Corporate tool

The company I work for was running a photo contest. There was even a decent prize for the winner: $1000 and the photograph would be displayed on the building.

Placeholder photo showing where the contest winner would displayed

I didn’t enter.

I didn’t even seriously consider entering.

Yet when the finalists were announced today, my reaction was disappointment followed by incredulity.

“Is that the best we can do?”

“I can totally do better than 60% of those”

But I don’t regret not entering. I’m just trying to articulate why I stayed out. I also suspect that I’m not the only photographer at the company who abstained and I wouldn’t be surprised if the others did so for similar reasons.

  1. Rights grab. Even entering the contest required me to surrender all rights to my photo.
  2. I have not yet drunk enough of the corporate kool aid to do things just for recognition from my coworkers or management.
  3. It was patently obvious what kind of photos the company wanted. This wasn’t truly a “submit your best shot” contest. Everyone knew that bright, colorful, and exciting images were going to win. Especially because we specialize in color printing and want to show off that technology.
  4. Designer integrity. Given the requirements, this amounted to a design-on-spec job. I refuse those on principle.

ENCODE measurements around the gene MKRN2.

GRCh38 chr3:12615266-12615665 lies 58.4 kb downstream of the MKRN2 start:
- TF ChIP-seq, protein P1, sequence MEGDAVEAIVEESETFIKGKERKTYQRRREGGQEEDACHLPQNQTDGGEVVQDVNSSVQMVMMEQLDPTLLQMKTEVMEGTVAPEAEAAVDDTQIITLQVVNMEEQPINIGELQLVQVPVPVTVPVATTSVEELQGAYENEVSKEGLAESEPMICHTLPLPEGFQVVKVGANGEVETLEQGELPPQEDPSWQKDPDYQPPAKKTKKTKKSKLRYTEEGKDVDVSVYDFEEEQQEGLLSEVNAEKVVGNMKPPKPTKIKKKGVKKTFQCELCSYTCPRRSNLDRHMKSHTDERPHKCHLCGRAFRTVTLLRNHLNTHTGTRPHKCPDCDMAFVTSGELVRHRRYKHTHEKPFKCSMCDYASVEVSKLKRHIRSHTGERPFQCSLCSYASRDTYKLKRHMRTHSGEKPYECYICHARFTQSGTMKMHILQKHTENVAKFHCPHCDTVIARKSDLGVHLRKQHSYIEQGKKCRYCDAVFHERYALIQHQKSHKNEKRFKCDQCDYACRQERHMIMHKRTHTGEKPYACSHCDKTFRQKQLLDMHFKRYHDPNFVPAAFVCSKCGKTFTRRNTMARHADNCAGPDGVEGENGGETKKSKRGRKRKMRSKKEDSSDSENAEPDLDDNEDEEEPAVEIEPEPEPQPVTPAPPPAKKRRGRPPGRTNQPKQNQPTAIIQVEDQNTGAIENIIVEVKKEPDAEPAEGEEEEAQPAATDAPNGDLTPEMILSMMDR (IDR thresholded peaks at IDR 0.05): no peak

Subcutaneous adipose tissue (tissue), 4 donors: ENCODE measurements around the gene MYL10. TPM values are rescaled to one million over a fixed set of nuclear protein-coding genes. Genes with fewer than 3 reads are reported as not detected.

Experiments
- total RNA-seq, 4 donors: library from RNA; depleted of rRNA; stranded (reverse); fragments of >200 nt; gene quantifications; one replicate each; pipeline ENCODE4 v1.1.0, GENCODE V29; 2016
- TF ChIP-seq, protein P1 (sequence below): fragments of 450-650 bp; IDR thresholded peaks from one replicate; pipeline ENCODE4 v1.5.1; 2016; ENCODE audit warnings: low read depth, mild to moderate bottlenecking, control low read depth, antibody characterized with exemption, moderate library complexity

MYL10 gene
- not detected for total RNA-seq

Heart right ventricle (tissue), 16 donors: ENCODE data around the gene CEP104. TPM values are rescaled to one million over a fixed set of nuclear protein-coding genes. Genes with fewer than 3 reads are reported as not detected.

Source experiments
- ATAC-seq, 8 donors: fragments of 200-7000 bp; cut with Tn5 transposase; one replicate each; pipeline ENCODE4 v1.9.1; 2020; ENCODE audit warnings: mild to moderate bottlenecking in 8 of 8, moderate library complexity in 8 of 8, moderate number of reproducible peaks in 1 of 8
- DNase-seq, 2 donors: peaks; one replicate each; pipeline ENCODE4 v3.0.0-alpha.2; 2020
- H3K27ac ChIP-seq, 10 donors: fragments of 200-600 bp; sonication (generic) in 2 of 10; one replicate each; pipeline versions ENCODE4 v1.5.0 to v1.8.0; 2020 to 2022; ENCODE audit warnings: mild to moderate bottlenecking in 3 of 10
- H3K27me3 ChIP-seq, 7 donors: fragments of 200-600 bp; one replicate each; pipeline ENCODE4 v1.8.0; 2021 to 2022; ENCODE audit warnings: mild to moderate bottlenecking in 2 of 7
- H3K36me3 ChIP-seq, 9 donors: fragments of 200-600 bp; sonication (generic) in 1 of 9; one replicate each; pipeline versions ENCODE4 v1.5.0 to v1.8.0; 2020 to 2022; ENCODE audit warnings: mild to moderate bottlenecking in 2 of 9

5. Artistic integrity. Sure, I could have selected a generic sunrise/sunset photo whose rights I don’t care about and see what happened. But anything worth publishing is something I want to actually care about.

Also, I’m too much of a wise ass. For a corporate contest, I’d be unable to refrain from submitting something taken at work. Granted, I have plenty of nice, colorful, examples from work.
morning in foster city
full moonrise
However, when I saw the contest, one photo immediately came to mind. And it was perfect. Except it was completely not going to win.

So why bother surrendering the rights to it?
misty lot
Yup, a black and white photo of the company parking lot.

And yes, I know that properly printing black and white using full-color inks is as hard (if not harder) than printing nice color. But that’s not what we’re selling.

Author: Nick Vossbrink

Blogging about Photography, Museums, Printing, and Baseball Cards from both Princeton New Jersey and the San Francisco Bay Area. On Twitter as @vossbrink, WordPress at, and the web at

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